Composer’s ‘Rhapsody’ lies in small films

Eidelman enjoys indies for their 'heartfelt, profound stories'

A decade ago, Cliff Eidelman was scoring big-budget studio films like “Star Trek VI: The Undiscovered Country” and “Christopher Columbus: The Discovery,” and earning the big paychecks that come along with such assignments.

These days he’s apt to be found toiling quietly on indie and arthouse fare like last year’s “An American Rhapsody” (Paramount Classics) or the upcoming “Harrison’s Flowers” (Universal Focus). But, says Eidelman, smaller films can be even more rewarding.

“The material often has a deep resonance,” he says. “It’s very heartfelt, very truthful and usually comes from a strong point of view.

“Because there’s less money at stake, it also seems to make the filmmakers, and me, a little more relaxed about taking chances and exploring unexplored territory.”

In the case of “An American Rhapsody,” a moving fact-based film about a Hungarian-born American-raised teenager who finds herself torn between two families and two cultures, Eidelman had to walk a fine line musically.

“Usually, it’s either a big film or an intimate film, but it’s not often that it’s both at the same time,” he notes. “The biggest challenge was the whole idea that this is an intimate story about a particular family, but they are surrounded by a much larger historical event (the Soviet invasion of Hungary), a really dark event that tears the family apart.”

Eidelman subtly evoked the colors and flavor of Hungarian music throughout, a reminder of the character’s childhood past even though the girl was in Elvis Presley-era America.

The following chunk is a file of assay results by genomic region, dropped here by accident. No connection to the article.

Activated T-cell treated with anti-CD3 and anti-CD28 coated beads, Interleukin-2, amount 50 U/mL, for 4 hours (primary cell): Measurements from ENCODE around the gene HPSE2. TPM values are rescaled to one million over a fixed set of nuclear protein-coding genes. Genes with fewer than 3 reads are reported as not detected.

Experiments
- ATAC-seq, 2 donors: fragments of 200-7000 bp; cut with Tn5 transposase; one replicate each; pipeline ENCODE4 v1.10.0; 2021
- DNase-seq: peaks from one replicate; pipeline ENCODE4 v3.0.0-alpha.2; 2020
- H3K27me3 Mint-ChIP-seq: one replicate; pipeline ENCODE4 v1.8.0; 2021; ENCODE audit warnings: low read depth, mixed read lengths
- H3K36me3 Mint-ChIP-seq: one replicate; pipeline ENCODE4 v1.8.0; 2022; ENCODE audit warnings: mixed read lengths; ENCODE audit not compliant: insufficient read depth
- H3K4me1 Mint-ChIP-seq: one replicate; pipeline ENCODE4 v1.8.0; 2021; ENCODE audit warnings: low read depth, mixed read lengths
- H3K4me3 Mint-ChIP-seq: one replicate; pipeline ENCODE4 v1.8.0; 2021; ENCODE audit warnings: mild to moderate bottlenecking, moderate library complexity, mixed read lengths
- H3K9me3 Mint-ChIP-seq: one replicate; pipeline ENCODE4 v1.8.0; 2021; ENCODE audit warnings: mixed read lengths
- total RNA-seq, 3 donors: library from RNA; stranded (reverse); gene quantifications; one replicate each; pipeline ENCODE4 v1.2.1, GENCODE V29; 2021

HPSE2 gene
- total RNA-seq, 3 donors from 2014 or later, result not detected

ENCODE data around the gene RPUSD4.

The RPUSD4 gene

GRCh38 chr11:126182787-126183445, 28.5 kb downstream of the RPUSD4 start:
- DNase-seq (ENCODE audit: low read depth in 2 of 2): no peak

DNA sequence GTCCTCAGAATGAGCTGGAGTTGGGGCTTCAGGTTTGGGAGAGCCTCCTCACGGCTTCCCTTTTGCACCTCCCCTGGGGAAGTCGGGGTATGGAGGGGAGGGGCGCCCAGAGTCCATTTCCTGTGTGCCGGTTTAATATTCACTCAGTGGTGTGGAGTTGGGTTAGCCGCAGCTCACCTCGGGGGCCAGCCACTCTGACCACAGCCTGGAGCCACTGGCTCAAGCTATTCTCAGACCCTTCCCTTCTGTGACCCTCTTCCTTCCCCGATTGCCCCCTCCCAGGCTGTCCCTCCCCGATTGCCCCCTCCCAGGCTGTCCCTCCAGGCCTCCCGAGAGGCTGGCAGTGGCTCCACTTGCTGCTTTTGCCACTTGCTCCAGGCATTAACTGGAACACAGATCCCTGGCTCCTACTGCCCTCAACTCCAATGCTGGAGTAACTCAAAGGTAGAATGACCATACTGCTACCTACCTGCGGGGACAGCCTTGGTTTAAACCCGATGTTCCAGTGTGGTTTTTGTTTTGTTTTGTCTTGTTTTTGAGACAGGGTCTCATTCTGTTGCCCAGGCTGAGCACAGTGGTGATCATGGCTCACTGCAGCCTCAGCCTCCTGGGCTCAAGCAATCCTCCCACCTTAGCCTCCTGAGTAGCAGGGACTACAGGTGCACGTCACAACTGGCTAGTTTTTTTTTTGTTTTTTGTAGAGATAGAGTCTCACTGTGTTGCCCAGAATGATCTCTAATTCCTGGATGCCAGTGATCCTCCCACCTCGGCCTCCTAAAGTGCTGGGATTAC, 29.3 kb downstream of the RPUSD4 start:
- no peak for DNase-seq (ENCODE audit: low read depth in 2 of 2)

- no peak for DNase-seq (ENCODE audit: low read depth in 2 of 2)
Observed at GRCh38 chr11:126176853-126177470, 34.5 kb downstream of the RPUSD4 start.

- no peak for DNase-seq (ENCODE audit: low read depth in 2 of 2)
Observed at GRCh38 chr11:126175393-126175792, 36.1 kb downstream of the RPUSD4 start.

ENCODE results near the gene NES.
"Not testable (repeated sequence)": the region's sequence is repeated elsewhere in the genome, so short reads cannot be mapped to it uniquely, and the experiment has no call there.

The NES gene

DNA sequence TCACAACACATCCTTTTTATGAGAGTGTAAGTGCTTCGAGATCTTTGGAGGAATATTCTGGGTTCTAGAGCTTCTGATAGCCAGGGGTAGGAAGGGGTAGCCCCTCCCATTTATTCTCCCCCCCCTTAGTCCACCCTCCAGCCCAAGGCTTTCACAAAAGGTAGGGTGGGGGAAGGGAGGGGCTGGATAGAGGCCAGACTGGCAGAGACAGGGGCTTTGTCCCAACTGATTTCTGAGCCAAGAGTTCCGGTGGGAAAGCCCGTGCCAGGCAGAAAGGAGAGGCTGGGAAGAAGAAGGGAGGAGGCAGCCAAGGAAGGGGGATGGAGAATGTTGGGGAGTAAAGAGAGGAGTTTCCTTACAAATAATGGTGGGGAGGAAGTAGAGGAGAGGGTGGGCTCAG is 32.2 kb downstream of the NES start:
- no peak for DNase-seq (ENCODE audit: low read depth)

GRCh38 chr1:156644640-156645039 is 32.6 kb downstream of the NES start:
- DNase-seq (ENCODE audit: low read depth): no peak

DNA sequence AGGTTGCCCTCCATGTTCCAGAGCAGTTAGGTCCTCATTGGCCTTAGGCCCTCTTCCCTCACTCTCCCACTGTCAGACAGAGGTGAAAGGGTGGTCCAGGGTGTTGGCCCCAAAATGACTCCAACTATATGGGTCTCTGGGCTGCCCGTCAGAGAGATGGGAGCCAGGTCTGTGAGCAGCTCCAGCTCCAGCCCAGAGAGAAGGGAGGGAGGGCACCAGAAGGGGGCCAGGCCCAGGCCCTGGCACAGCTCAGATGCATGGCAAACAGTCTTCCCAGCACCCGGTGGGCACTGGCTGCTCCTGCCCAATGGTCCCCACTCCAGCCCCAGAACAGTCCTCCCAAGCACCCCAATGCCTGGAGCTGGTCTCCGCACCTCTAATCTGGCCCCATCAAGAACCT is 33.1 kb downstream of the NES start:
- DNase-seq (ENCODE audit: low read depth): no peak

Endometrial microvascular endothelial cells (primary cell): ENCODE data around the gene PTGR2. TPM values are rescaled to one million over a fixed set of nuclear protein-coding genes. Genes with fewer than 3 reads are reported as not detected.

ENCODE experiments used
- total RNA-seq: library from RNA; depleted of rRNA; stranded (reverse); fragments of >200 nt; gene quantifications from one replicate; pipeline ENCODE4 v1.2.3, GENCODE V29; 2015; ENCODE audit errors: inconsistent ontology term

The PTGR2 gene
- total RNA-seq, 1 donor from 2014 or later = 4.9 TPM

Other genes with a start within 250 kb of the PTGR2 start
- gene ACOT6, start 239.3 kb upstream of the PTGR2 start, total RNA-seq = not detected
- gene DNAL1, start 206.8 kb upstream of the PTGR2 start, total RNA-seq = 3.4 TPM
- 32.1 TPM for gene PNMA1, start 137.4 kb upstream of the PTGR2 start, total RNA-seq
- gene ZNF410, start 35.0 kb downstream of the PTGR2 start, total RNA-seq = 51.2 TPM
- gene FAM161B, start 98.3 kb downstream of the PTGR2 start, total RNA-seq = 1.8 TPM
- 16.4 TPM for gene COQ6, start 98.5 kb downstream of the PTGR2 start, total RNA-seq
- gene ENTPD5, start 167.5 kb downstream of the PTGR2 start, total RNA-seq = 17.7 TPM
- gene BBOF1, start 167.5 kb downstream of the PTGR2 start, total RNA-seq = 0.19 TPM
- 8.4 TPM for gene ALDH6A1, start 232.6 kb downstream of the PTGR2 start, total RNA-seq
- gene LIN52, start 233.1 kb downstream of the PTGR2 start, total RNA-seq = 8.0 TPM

“The score’s job,” he explains, “was to keep the audience aware of her inner struggle and soul searching. The score needed to create that world, that connection with her past.”

The composer, whose last studio pic was Meryl Streep’s “One True Thing” in 1998, has been on both sides of the business and is a realist about the opportunities.

“There are a few A-list people that everyone seems to go to over and over,” he points out. “You have a much better chance in independent film to get these kinds of heartfelt, profound stories.”

Eidelman has found ways to make scoring in the indie world, where budgets are much smaller than with studio films, work for him. Both “American Rhapsody” and “Harrison’s Flowers” (a drama about the Bosnian conflict starring Andie MacDowell) are orchestral scores, as is his upcoming Imax film “Ocean Men,” about competitive free-divers.

In the case of “Rhapsody,” he was able to retain ownership of the music (something that rarely happens in the studio world).

Eidelman also has broadened his musical horizons, working regularly in the concert world. He is currently adapting “Wedding in the Night Garden,” his 14-minute piece for mezzo-soprano and string orchestra, for performance by the L.A. Master Chorale later this year.

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